The Cristobal Pier is located in Colon, Panama on the eastern side of the Panama Canal. Cruise ships docking here may enter the locks and then be raised up to Gatun Lake where they then tender passengers ashore for their shore excursions. Passengers who do not take a shore excursion generally stay aboard and return back down the locks into Cristobal. However, some ships do not enter the locks at all and start their shore excursions in Cristobal.
Cristobal itself does not offer many shopping opportunities, but the cruise terminal houses a huge shopping complex and flea market featuring handcrafted and souvenir items, restaurants and telephones. The terminal also features native dancers and entertainment.
The Colon 2000 cruise terminal is one of two cruise terminals in Colon and is located within the world's largest free zone and duty free shopping area. The Colon 2000 terminal is generally for cruise ships that are docking in Colon for the entire day and not entering the Panama Canal. The terminal building features lounge areas, an internet café, a duty free mall, restaurants and native craft boutiques. Although Colon is home to this relatively new cruise terminal, Colon remains essentially an industrial area with few tourist attractions. The Free Zone is typically not for tourists buying a single item, but seems more geared toward businesses. However, Colon is an ideal gateway for visits to the nearby Panama Canal locks, is just two hours away from the Pacific Coast and a 45 minute drive from Panama City.
For cruise passengers, you generally board shore excursions right outside the Colon 2000 terminal. If you take an organized tour, you will board your bus in the parking area just a few yards from the gangway. Otherwise, you have to walk past the parking lot perimeter into the terminal and across the overhead walkway to the shopping center.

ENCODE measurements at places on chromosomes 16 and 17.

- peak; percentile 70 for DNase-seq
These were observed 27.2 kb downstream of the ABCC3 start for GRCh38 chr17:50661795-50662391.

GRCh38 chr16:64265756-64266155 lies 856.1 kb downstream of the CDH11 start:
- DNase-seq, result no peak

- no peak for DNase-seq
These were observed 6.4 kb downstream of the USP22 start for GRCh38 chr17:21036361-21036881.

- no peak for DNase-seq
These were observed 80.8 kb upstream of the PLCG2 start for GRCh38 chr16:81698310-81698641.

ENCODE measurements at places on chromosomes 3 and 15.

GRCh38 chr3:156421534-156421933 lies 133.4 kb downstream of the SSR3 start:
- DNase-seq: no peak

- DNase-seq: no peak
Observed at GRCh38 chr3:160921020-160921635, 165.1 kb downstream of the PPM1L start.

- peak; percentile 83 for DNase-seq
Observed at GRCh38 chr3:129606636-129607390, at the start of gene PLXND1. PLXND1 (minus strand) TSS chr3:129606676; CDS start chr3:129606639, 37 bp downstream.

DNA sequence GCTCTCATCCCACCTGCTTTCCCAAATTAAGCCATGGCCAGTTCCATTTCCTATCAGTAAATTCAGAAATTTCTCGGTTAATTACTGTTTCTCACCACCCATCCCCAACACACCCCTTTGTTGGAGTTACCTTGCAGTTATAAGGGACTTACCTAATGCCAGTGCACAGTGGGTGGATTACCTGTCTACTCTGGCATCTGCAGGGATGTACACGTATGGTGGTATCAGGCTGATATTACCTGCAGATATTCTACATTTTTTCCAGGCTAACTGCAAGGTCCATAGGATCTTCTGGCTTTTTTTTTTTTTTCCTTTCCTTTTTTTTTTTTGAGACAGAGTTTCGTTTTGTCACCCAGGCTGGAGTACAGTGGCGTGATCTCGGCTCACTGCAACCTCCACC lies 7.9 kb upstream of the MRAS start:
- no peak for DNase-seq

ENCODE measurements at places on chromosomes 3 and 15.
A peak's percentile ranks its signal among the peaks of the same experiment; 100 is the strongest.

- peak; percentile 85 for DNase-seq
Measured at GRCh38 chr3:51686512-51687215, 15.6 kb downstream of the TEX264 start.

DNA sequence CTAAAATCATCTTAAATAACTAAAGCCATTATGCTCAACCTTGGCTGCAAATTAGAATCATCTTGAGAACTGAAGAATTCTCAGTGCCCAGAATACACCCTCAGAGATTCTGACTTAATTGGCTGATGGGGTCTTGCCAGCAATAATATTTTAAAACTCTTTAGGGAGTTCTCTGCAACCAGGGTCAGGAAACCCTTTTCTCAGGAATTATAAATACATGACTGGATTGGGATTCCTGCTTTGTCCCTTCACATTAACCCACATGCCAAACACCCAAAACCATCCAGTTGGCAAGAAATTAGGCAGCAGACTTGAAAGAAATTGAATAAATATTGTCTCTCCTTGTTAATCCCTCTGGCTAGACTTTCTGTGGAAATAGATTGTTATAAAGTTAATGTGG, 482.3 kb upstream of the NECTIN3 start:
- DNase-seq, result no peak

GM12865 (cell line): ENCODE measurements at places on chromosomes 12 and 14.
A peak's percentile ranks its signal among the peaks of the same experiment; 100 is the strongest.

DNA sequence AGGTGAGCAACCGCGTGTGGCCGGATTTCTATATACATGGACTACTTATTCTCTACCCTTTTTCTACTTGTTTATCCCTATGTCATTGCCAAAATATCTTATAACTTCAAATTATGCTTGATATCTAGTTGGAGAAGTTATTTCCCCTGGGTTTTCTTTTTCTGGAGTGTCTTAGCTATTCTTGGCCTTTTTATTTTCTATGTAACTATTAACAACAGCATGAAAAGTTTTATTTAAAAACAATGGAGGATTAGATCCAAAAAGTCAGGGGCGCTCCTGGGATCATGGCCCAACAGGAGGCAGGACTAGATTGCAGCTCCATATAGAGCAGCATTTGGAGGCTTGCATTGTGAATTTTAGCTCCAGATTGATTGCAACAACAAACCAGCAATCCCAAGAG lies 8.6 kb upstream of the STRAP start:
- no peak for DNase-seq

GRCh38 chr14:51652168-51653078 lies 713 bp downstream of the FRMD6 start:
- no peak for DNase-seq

The Colon railway was originally intended to carry freight, but was remodeled into a passenger train in 2001. The railway runs from Colon to the Comzal station near the Miraflores Locks.
There is frequent bus service from the Albrook bus terminal on Avenida Bolivar, Colon, to Panama City, and one-hour trips to Portobelo, costing $2 and $3 one-way respectively. Taxi prices are fixed by the central desk in the Colon 2000 center. If you book through them, your details are taken so that they know where you are and in which taxi if there is any problem. You can secure lower prices by approaching the drivers directly, but then you lose that safety net. The tourism taxis are allowed into the port once the cruise tours have departed.
A taxi ride to anywhere in the city of Colon costs around $3. The cathedral on Calle/Street 5 (open 2 p.m. - 5:45 p.m.) is an attractive building as is the restored Washington Hotel, which has a terrace where you can enjoy a drink or lunch while watching ships waiting to transit the Panama Canal.
The port of Fuerte Amador is located right at the Pacific entrance of the Panama Canal in the Pacific Ocean. It is made up of a one mile causeway extending out into the Pacific Ocean and connecting four small islands in the area, Flamenco, Perico, Culebra and Naos. The causeway includes the cruise port, marina, the Fuerte Amador shopping and restaurant plaza, a convention center and a second shopping and restaurant plaza.
Fuerte Amador lies just southwest of Panama City, and so provides an ideal location for further exploration of the city and surrounding islands. The island of Culebra is the home of the Smithsonian Institute of Tropical Research.
Balboa was named after the first European to explore the eastern shore of the Pacific, Vasco Nunez de Balboa. The city of Balboa is located at the first lock on the Pacific side of the Panama Canal, a bit southwest of Panama City. Balboa’s main port is called Balboa Harbor, and is also were the Panama Canal Administration Building is located. The port is one of two ports operated by the Panama Ports Company (PPC). The other port is Cristobal, Panama.